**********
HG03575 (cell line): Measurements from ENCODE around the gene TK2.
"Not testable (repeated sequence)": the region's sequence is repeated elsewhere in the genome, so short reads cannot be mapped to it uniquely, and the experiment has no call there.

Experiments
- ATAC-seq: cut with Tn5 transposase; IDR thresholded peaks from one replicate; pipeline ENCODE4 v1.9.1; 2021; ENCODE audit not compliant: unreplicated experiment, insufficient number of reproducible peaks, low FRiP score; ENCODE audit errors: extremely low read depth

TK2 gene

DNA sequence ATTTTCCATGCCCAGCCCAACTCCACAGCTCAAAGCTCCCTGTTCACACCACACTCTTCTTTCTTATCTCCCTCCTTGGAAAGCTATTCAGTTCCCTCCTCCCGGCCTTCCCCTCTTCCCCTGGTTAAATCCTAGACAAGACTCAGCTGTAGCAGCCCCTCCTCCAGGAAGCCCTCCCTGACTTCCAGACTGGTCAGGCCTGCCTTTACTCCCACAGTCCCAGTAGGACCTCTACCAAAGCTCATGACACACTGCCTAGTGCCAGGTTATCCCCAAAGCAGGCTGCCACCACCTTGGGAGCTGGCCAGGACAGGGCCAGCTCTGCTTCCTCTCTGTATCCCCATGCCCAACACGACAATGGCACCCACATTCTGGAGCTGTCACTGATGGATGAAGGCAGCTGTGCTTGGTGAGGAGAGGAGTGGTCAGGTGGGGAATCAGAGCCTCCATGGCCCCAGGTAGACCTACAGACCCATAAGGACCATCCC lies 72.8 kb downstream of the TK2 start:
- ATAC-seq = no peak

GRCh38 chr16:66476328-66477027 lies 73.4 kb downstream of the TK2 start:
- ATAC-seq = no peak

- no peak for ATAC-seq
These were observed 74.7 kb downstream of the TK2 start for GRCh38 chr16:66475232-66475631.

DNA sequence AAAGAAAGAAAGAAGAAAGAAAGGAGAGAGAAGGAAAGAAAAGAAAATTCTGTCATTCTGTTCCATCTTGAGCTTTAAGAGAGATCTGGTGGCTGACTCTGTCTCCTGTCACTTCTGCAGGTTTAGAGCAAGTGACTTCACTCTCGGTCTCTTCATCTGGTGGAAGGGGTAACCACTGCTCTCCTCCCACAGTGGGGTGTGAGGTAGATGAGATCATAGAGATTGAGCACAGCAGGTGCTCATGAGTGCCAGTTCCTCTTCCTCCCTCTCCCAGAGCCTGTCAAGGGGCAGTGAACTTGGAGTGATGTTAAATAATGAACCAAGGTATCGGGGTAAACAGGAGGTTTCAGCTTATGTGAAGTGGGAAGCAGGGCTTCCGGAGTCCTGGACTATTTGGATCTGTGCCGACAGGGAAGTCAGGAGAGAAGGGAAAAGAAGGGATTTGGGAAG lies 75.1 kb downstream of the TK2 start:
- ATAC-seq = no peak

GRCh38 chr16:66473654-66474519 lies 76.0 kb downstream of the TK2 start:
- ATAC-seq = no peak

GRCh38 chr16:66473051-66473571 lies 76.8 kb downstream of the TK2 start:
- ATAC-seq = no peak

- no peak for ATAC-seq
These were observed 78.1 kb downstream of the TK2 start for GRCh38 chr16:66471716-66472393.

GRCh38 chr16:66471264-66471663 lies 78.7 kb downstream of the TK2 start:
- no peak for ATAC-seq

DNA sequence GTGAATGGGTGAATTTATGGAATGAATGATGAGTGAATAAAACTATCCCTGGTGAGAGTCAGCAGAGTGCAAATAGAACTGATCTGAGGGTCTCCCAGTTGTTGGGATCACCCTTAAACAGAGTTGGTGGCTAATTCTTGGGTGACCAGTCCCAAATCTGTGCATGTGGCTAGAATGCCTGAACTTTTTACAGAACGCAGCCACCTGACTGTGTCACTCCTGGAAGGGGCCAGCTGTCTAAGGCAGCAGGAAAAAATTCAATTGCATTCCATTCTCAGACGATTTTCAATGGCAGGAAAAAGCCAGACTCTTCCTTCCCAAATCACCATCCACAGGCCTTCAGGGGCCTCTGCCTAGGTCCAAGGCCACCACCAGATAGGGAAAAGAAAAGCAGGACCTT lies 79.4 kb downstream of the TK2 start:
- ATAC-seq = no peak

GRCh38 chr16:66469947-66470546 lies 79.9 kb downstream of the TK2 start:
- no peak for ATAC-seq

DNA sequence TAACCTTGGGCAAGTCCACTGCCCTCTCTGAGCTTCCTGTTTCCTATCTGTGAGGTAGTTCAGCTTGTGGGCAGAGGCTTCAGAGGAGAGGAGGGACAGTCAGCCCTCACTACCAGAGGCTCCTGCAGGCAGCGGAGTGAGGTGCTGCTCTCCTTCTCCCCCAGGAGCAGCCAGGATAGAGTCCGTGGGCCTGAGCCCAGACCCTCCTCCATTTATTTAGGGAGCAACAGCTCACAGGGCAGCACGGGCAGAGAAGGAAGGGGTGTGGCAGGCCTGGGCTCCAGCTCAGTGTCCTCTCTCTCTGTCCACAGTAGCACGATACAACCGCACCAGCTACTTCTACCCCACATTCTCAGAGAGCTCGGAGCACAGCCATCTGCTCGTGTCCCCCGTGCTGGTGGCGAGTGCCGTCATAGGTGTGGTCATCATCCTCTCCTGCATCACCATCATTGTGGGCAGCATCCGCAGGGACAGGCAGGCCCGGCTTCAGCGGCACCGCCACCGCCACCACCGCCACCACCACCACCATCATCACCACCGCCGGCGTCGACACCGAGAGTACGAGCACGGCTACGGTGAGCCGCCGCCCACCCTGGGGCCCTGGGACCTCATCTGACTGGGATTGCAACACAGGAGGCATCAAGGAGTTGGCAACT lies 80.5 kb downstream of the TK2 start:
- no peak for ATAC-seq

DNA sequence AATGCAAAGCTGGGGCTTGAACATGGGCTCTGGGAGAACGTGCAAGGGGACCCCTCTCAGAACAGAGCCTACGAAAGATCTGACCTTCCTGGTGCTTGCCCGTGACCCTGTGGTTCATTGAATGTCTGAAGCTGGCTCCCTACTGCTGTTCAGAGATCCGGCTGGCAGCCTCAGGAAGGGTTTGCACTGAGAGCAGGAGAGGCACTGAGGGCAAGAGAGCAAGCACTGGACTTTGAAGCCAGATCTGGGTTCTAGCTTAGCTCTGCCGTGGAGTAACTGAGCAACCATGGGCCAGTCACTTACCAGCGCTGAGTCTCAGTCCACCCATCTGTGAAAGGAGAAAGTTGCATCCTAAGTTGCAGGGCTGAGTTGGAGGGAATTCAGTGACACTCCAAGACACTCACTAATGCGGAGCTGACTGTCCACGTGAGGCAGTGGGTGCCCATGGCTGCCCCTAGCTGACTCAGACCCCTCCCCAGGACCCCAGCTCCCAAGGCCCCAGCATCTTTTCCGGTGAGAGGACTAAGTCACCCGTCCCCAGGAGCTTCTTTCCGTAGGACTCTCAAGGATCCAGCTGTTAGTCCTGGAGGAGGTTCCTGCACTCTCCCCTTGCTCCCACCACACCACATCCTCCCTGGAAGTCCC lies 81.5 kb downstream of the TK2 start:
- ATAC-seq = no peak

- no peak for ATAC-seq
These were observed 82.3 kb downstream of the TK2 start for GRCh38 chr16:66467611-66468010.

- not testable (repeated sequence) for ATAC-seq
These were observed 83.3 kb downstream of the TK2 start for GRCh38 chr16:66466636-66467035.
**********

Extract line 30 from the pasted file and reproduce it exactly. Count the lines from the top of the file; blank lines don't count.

- no peak for ATAC-seq